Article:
What to do when you hear Western’s Emergency Weather Siren:
If you hear the Campus Siren - Seek Shelter Immediately!
If you are in the open:
Attempt to reach a protective area, such as a sturdy building with a basement.
If there is not time to escape to a suitable protective area, lie flat and face-down on low ground, protecting the back of your head with your arms.
Get as far away from trees and cars as you can; they may be blown onto you in a tornado. Avoid areas subject to rapid water accumulation or flooding in heavy rains.
If you are in a class/office:
Proceed to a lower level hallway or basement of the building.
Stay away from windows, doors and exterior walls.
Flying glass and debris is extremely dangerous. Put as many walls between you and the outside as possible.
Campus Protective Areas:
Protective areas from a tornado may be sought in buildings of substantial masonry construction; most University facilities have spaces that may be used as protective areas. These protective areas can usually be found in interior spaces or hallways away from exterior walls and windows.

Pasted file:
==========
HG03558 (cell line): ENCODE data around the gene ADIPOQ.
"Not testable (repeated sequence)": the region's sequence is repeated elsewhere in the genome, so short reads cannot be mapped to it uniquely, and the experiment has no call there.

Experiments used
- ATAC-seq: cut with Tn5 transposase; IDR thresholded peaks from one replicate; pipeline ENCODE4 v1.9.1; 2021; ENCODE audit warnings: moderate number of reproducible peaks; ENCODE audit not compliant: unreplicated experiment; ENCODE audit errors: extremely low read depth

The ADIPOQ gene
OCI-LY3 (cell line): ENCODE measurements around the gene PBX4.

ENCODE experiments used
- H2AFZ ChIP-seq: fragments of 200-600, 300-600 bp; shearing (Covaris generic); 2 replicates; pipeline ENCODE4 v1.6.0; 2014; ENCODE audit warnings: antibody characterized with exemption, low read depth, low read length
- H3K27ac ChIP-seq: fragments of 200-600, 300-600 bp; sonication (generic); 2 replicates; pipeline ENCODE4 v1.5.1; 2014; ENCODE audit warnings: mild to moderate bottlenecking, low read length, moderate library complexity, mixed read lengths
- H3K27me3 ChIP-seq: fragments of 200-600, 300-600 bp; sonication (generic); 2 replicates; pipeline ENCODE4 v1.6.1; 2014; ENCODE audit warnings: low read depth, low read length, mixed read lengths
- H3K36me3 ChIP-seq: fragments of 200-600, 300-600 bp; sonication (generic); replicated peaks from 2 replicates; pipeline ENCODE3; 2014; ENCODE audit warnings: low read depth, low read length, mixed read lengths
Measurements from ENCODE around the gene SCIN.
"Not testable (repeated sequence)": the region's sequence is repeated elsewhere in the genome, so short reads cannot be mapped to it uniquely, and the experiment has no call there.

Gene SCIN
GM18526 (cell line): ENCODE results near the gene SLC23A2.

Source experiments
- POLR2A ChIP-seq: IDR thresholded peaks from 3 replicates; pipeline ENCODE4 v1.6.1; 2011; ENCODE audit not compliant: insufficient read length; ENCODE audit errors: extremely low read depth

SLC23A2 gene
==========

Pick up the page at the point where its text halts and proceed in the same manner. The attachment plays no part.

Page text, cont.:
The lowest level of the building should be used, avoiding spaces with windows; close any doors between your refuge area and adjacent windowed areas to limit flying debris.
Buildings of frame construction and those with broad, flat roofs or large open interior spaces (such as auditoriums, cafeterias, or gymnasiums) should not be used or considered as protective areas. Once the siren sounds, if it is too late to proceed to a remote protective area, seek protection in adjacent service space where you are (such as corridors, underground tunnels, or showers) which are reasonably safe.
After the tornado:
Carefully render aid to anyone who is injured.
Stay away from power lines and puddles with wires in them; they may still be carrying electricity!
Watch your step to avoid broken glass, nails, and other sharp objects.
Stay out of any heavily damaged houses or buildings; they could collapse at any time. Do not use matches or lighters, in case of leaking natural gas pipes or fuel tanks nearby.
Remain calm and alert, and listen for information and instructions from local radio, emergency crews, and local officials. Western's siren will announce all clear when the storm has passed.
It is important to act immediately:
Ontario averages 13 tornadoes per season. Most tornadoes occur in June, July and August and they frequently develop in mid-afternoon to early evening. Remember severe thunderstorms can produce tornadoes.
Campus Community Police Services monitor weather conditions through alerts directly from Environment Canada and will activate the siren when a tornado warning is issued for the immediate area.
Also, check Western’s weather page whenever you are unsure as to weather conditions on campus and any related impact on operations.